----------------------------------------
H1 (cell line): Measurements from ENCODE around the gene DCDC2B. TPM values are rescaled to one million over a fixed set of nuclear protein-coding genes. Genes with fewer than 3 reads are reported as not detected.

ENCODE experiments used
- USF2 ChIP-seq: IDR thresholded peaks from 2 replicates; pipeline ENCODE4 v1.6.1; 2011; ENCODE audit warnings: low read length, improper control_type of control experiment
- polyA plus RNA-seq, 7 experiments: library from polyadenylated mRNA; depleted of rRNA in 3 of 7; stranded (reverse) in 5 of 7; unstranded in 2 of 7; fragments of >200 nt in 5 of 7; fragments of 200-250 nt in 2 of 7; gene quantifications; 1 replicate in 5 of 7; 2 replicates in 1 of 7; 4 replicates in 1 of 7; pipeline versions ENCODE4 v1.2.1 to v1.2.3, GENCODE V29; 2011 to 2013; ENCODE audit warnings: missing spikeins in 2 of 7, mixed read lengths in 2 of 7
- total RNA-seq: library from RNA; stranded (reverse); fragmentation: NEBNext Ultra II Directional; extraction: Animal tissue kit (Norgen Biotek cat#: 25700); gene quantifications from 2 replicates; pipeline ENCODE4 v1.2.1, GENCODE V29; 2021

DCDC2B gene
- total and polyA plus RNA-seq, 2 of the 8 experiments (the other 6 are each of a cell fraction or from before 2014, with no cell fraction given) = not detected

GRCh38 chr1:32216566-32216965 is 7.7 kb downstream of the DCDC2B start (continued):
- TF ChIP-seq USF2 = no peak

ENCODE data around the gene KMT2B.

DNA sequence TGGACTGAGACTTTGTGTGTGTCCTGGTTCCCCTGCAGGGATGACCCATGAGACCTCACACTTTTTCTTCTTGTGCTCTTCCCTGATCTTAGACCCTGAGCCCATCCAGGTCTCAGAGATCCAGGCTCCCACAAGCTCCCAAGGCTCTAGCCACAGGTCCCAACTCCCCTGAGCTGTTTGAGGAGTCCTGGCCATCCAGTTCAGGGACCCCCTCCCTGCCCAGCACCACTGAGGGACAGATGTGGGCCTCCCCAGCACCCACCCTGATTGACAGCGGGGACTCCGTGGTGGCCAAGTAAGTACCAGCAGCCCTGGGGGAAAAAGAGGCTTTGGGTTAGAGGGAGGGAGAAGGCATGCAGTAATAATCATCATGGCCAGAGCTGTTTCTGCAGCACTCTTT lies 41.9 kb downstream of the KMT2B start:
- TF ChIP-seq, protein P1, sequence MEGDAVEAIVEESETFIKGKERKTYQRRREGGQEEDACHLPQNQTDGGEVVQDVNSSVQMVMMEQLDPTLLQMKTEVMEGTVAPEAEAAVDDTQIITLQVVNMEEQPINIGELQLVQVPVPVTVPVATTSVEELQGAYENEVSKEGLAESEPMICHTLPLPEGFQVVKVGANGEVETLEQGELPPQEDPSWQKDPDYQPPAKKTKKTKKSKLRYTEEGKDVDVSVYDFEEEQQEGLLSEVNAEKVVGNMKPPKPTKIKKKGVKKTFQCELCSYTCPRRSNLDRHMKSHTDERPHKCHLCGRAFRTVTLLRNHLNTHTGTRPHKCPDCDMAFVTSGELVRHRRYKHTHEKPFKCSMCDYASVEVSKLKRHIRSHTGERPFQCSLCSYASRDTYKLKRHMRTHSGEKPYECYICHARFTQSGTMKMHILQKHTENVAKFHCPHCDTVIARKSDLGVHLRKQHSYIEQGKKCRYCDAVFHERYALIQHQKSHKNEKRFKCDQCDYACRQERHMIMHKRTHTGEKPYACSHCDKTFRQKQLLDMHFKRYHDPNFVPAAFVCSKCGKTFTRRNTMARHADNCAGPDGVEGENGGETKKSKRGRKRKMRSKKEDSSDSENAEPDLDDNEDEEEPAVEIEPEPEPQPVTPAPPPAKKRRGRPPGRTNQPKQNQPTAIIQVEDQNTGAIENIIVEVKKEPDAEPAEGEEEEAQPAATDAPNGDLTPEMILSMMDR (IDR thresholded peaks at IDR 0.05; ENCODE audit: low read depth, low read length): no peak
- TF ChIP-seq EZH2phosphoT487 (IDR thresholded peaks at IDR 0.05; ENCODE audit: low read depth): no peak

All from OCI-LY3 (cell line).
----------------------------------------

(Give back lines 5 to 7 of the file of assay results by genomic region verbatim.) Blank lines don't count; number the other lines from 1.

- total RNA-seq: library from RNA; stranded (reverse); fragmentation: NEBNext Ultra II Directional; extraction: Animal tissue kit (Norgen Biotek cat#: 25700); gene quantifications from 2 replicates; pipeline ENCODE4 v1.2.1, GENCODE V29; 2021

DCDC2B gene
- total and polyA plus RNA-seq, 2 of the 8 experiments (the other 6 are each of a cell fraction or from before 2014, with no cell fraction given) = not detected